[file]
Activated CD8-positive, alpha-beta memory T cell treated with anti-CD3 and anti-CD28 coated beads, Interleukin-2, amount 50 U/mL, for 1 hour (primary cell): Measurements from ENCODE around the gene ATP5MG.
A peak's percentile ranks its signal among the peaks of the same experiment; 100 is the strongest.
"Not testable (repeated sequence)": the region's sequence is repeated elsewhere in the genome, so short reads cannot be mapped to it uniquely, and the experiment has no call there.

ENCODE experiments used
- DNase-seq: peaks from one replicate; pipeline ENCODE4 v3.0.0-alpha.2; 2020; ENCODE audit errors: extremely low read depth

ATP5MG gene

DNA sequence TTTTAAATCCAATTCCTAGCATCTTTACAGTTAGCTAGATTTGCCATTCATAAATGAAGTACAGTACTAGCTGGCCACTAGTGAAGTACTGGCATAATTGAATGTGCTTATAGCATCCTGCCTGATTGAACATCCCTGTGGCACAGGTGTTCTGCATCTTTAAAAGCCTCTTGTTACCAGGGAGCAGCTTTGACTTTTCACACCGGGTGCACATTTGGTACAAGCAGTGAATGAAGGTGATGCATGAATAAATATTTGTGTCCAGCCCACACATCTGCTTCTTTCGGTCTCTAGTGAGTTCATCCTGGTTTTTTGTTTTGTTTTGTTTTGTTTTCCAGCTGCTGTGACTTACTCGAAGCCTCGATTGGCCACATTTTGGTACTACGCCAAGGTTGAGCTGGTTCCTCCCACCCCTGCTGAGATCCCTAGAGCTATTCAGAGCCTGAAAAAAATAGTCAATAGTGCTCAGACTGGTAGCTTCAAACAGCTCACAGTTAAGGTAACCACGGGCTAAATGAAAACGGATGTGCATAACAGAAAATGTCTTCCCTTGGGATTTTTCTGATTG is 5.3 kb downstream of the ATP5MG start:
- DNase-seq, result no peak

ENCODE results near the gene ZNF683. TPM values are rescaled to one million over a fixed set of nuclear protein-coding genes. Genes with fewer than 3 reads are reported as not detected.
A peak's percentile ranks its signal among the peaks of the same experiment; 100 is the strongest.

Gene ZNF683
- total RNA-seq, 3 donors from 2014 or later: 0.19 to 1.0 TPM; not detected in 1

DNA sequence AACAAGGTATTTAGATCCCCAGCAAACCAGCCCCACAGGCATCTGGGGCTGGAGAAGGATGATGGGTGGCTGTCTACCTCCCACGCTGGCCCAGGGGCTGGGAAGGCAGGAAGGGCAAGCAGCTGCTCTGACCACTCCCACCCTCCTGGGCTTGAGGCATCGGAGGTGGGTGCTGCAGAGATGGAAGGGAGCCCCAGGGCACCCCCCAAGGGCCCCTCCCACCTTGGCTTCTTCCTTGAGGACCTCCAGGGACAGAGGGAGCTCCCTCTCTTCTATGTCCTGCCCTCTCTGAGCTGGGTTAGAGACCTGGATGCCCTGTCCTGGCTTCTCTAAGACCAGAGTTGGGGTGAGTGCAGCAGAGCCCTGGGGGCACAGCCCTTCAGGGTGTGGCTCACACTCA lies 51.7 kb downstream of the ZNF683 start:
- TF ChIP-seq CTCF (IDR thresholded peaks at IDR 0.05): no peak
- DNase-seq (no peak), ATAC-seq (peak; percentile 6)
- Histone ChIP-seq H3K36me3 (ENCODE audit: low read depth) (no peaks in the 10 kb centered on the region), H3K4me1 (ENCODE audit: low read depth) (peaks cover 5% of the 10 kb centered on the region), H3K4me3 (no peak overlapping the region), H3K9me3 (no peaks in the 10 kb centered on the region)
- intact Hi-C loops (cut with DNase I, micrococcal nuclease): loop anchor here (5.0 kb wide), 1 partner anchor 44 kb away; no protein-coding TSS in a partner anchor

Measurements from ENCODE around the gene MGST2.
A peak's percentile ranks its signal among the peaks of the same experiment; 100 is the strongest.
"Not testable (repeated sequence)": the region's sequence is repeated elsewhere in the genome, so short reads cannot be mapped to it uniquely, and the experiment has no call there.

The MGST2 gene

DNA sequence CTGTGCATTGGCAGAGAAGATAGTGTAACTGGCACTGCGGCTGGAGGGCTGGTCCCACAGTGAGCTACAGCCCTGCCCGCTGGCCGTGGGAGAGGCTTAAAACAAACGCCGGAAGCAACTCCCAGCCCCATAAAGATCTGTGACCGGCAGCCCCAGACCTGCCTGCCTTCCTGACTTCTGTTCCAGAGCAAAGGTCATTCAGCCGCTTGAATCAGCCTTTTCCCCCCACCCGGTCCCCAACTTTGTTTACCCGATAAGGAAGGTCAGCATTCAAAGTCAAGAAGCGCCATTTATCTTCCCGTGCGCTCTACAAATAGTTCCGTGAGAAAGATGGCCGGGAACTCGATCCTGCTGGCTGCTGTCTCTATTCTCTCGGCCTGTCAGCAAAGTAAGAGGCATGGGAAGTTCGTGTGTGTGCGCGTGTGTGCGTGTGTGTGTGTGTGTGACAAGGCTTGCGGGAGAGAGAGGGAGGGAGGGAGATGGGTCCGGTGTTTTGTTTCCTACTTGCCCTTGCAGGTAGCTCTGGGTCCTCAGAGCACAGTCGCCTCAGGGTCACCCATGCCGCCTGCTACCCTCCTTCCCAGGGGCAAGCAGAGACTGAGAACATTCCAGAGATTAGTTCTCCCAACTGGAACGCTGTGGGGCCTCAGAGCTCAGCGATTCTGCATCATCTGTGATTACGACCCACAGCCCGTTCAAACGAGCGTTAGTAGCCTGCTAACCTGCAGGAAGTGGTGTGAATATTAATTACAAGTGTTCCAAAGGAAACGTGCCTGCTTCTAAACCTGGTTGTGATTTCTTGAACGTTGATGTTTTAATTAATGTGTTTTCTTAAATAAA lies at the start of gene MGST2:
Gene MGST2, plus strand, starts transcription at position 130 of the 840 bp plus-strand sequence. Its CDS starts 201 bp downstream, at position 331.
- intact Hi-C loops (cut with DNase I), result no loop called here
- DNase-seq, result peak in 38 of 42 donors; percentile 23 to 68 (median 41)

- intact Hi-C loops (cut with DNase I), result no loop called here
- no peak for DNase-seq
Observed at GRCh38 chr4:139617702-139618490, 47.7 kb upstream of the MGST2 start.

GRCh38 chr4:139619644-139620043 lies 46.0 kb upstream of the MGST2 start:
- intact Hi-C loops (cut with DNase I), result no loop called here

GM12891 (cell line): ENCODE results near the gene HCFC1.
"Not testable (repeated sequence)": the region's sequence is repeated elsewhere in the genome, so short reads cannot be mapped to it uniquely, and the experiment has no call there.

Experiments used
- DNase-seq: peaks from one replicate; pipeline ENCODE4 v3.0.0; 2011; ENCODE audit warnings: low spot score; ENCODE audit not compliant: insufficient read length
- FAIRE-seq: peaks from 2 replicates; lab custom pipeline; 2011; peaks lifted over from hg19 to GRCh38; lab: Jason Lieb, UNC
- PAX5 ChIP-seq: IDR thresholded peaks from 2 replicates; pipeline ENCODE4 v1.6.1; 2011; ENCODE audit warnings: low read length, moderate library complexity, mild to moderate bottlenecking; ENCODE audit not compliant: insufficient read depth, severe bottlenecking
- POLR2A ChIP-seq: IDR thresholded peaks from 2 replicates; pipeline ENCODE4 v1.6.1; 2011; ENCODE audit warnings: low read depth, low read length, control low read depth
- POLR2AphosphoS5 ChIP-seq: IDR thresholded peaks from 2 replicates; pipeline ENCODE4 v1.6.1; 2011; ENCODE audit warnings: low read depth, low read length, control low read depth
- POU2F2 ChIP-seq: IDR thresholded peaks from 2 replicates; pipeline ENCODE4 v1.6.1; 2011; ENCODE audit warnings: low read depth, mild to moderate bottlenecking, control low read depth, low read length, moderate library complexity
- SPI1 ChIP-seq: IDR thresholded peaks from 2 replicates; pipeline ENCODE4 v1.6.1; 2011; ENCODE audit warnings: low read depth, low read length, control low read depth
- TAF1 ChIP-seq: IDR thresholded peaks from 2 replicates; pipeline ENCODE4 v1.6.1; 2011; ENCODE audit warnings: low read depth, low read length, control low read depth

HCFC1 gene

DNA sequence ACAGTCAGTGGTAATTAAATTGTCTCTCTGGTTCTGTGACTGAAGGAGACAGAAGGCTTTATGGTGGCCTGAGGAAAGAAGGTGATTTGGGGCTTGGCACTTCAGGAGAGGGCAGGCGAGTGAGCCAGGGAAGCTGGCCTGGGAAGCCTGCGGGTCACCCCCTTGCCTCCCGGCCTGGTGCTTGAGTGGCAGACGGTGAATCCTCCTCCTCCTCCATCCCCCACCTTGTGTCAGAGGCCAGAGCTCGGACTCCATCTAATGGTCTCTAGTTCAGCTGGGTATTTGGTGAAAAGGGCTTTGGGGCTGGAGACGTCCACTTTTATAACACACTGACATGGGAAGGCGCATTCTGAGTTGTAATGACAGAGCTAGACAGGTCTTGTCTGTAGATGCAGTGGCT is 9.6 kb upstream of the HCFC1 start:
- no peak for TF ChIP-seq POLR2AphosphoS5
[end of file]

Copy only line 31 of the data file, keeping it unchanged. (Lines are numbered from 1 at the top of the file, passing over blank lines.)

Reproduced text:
GM12891 (cell line): ENCODE results near the gene HCFC1.